by Sharmila Sandhu
I have always been a private person and kept personal issues to myself and a small, insulated group of friends. Therefore, when I received my breast cancer diagnosis in summer 2020, I didn’t want to burden others. I had no idea how and with whom to share the news, much less how to process it myself. After discussing with my husband, I took the “business as usual” approach that I had used all my life with challenging news: keep moving, don’t let it slow you down, keep it in a corner of your brain and deal with it just as you would deal with any other task. While in some ways my compartmentalization was helpful, that approach was not going to be good for the emotional health and well-being of my spouse or my 12- and 9-year-old children, whose lives also changed the second that I heard the word “cancer.”
Learning and accepting the realities of ATM
The news hit me hard. I wasn’t completely shocked because I had a family history of breast cancer, and I knew that I carried an ATM mutation. I lost my sister to the disease three years earlier. She wanted me to know my status so I could take action to protect myself and my children. That is the greatest gift one can give. My positive genetic test years earlier was my wake-up call to be vigilant about annual screenings, mammograms and breast MRIs. I had ritualistically maintained these screenings without an abnormal finding.
Like BRCA, ATM has troubling associations with breast and other cancers. Although researchers are learning more about this gene, the data is presently limited. More people are needed to participate in studies so that we can better understand ATM and other high-risk genes. As a lawyer and researcher, I spent significant time learning about ATM, including consulting with genetics experts. FORCE is integral in helping patients and caregivers with that effort.
Yet, it was still surprising when an abnormal finding was flagged on my mammogram, which triggered a diagnostic mammogram. I exercised regularly, tried to eat nutritiously and had consistently been in good health. I was reassured that this sometimes happens, and told not to worry. Due to the placement of the abnormality, which appeared to be microcalcifications, I needed a stereotactic biopsy to pinpoint the problem area. About a week later, my radiologist called to tell me the biopsy showed ductal carcinoma in situ (DCIS).
I quickly learned that I had a decision to make. I could have the small area of DCIS removed with a lumpectomy possibly followed by radiation or have both breasts removed. Even though DCIS was only in one breast, unilateral mastectomy is not recommended for someone like me who is at high risk. For most women who don’t have a genetic mutation or a family history of breast cancer, the decision might be easier. They would likely choose the less invasive option, preserving their breast tissue and moving on with regular screenings. For me, the risk was just too high after seeing my sister suffer. So, my attitude was, just take my breasts. I opted to have a bilateral mastectomy.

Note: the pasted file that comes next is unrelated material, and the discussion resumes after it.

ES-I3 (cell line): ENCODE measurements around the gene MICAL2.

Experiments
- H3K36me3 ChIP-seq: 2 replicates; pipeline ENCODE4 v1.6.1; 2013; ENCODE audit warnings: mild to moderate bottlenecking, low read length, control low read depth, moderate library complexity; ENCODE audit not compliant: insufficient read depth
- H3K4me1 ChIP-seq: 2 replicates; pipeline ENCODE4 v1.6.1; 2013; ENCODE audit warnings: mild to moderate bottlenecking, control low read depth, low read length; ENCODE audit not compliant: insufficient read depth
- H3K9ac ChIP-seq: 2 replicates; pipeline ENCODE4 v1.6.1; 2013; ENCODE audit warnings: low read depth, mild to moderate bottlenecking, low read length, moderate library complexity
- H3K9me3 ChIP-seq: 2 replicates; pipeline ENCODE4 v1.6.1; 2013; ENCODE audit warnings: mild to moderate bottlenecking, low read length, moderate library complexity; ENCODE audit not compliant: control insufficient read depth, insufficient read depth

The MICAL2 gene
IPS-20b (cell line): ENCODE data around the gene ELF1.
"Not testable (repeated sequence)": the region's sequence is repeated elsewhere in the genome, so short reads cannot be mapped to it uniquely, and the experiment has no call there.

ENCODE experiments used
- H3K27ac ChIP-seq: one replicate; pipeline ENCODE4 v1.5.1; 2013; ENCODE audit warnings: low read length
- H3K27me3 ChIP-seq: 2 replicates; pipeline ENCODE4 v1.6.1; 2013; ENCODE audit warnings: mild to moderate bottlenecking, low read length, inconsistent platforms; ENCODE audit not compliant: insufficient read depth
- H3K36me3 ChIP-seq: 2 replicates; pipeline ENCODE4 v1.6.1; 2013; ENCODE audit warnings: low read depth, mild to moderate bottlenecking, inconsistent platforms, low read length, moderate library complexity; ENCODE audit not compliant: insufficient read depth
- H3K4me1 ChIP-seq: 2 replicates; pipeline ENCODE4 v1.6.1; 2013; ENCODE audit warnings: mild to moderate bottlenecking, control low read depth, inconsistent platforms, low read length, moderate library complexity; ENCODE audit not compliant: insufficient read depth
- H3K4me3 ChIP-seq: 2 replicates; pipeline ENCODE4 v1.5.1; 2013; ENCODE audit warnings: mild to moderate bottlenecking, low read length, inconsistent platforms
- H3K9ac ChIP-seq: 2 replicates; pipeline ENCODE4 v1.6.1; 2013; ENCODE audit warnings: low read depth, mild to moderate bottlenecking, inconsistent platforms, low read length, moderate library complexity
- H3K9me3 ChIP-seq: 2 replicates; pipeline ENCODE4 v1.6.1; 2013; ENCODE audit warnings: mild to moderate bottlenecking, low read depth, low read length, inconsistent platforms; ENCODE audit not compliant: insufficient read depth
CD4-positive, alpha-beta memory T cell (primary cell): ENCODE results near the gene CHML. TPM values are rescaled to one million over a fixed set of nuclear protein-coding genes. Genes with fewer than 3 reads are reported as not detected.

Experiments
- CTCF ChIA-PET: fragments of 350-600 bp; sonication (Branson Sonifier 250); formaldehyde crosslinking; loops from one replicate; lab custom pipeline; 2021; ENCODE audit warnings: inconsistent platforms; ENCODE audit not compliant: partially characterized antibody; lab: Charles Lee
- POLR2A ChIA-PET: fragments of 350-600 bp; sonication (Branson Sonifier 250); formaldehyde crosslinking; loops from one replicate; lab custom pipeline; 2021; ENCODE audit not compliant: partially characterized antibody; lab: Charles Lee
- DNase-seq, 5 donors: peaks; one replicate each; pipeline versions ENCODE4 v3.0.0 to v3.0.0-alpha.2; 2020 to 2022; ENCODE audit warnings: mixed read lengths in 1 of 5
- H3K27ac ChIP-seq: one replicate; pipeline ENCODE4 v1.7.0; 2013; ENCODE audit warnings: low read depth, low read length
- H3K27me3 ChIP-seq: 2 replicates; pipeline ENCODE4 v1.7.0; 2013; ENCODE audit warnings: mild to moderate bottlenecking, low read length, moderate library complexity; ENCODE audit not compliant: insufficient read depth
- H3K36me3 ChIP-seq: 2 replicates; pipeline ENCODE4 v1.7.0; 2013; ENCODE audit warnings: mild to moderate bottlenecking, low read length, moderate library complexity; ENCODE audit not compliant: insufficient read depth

Screening and surgery during the pandemic
We were approaching the sixth month of the national coronavirus pandemic. Like so many others, my family remained almost entirely quarantined with my children in full-time remote schooling. My mammogram and subsequent biopsies were nearly the only times I had left my home since March. I was extremely anxious about the surgery and open about my fears with my healthcare team. I was especially fearful about having to walk into the surgical waiting room and pre-op alone because family members were not allowed due to COVID-19. Having a caring, empathetic team was critical for my preparation. The oncology and surgical team answered all of my questions about what to expect regarding the operation and recovery, including anesthesia, pain, drain care, post-op medications, recovery timeframe and many, many other questions. I was as prepared as I could be and strongly supported by my family, friends and FORCE connections. The surgery was successful, and with my final reconstruction procedure recently completed, I can close this chapter of my life. I can move forward knowing I made the best decision for my family and me. I look forward to continuing to live life to its fullest, while still knowing that I must stay vigilant about my ATM mutation.
Nothing puts life into perspective like getting a cancer diagnosis. I give thanks for my health and my life. I am grateful for my spouse, family and close friends who showed up for me every day. I give thanks for the volunteers in the FORCE Peer Navigator program who spent hours on the phone with me. I recently completed Peer Navigator training and began the process of paying it forward. If I can help even one woman feel more understood and informed or prompt her to obtain the mammogram or other cancer screening that she needs, my experiences will have been worth it. Each day is a gift.